After Francis Gwaltney died, I didn’t write another word of fiction until I was in graduate school at the University of Arkansas in Fayetteville. I often worked very late at night in grad school, and sometimes to relax after finishing some research I’d start typing up a fictional scene, usually something with fantasy or horror elements. A couple of my colleagues read some of the stuff I was doing and seemed to find it of interest. I think that began to turn my mind back toward the possibility of writing for publication.
I was still doing a lot of reading at that time, but mostly short stories because grad school didn’t leave much energy for novels. I’d also discovered horror fiction and it was pretty influential on what I was writing. I finally completed a couple of stories that I thought were better, or at least as good, as some of the stuff I was reading, and I bought a copy of Novel and Short Story Writer’s Market and started submitting.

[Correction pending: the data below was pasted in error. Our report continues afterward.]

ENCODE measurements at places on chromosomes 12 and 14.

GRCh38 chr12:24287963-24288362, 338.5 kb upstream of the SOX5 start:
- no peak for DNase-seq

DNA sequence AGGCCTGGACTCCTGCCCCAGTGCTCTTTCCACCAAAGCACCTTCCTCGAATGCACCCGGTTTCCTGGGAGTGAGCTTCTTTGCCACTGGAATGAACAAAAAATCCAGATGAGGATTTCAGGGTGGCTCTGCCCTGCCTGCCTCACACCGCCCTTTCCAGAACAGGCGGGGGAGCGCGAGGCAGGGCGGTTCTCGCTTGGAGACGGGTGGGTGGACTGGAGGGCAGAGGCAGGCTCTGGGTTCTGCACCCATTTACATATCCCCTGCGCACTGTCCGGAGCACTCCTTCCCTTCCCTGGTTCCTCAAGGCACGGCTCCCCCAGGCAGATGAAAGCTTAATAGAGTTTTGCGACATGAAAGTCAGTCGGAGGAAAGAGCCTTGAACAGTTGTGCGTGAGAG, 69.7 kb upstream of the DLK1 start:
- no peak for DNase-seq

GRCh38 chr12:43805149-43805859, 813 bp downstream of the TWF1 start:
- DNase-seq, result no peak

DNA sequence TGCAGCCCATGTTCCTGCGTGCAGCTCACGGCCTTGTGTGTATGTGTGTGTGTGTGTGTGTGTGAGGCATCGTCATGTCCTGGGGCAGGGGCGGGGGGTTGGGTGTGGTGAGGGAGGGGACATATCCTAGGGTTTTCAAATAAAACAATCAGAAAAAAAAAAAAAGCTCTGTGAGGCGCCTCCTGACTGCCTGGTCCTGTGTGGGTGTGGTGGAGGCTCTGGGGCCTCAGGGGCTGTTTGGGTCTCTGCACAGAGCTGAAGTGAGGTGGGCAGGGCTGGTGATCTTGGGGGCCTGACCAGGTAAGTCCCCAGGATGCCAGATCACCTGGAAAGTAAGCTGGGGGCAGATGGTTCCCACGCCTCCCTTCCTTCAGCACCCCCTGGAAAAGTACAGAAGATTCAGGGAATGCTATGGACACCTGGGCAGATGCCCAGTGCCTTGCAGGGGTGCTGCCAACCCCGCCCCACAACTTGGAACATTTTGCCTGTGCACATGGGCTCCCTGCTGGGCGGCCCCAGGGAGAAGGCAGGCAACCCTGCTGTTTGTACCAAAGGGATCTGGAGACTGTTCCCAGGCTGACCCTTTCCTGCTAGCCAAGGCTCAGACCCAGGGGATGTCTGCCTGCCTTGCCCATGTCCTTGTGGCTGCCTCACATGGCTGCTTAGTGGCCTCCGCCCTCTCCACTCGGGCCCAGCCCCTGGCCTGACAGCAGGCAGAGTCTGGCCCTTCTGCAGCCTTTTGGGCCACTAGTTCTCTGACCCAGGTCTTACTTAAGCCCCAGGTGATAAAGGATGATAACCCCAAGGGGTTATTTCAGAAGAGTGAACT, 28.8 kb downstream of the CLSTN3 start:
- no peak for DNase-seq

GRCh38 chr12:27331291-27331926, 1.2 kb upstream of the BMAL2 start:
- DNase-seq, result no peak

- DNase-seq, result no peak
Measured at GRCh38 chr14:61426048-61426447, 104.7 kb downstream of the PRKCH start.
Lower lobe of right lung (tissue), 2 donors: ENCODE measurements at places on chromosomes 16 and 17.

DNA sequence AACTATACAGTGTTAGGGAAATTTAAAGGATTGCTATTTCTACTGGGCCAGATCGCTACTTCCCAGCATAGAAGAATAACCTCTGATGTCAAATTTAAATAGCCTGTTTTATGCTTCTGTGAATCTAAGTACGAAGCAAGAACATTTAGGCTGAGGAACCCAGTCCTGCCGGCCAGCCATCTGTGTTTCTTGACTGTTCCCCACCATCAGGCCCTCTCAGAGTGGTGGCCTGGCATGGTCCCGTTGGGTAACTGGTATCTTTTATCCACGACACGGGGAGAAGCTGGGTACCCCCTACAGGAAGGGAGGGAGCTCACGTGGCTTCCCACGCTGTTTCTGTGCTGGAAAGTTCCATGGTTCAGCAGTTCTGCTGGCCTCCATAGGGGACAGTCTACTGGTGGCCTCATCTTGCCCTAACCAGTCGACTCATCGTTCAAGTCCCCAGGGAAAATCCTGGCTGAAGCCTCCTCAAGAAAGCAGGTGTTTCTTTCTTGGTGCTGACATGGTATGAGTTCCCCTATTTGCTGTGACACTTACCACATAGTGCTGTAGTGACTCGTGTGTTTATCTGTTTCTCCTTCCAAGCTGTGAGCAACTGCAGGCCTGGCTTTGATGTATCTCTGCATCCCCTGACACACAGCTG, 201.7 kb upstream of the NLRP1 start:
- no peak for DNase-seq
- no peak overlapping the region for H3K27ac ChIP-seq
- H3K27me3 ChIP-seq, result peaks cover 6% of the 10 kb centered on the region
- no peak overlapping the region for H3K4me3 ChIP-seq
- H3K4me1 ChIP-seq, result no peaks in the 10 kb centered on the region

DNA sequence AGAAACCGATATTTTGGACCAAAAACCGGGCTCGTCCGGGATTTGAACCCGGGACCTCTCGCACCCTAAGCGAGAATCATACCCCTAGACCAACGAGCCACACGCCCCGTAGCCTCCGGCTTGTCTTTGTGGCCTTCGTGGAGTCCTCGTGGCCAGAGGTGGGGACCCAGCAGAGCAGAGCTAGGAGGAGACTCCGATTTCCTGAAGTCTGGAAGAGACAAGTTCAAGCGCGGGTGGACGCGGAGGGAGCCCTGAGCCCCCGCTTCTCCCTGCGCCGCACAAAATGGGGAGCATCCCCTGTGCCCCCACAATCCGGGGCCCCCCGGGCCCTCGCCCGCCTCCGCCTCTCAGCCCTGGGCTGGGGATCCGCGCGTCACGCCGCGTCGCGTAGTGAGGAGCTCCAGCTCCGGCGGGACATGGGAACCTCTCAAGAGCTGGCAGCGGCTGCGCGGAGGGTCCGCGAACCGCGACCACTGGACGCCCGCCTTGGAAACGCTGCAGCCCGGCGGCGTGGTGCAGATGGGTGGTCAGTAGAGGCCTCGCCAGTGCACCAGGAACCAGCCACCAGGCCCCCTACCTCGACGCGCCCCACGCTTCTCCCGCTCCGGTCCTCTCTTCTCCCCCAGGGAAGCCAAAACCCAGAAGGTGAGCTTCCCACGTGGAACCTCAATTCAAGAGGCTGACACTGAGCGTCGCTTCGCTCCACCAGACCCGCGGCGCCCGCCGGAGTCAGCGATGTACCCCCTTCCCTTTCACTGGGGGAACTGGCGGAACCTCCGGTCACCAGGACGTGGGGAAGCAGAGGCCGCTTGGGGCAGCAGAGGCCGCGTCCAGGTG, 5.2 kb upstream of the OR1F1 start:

The two decent stories I had were “Death Turned Away,” and “Haunting Place,” both of which eventually sold. At first I didn’t have any luck with them, though. A couple of places were closed to subs and didn’t even read mine. I got a couple of other rejections.
By then I was well into a novel, a fantasy entitled Swords of Talera, from a genre I typically call Sword & Planet. It was strongly influenced by Edgar Rice Burroughs’ John Carter of Mars books, and by the Kregen books of Alan Burt Akers (aka Ken Bulmer) about Dray Prescot. I was so excited by this book that I wrote on it in all my spare time, and even wrote by hand when I was home for Thanksgiving. That was the absolutely most fun I ever had writing, and eventually that novel also sold, though I rewrote it several times first.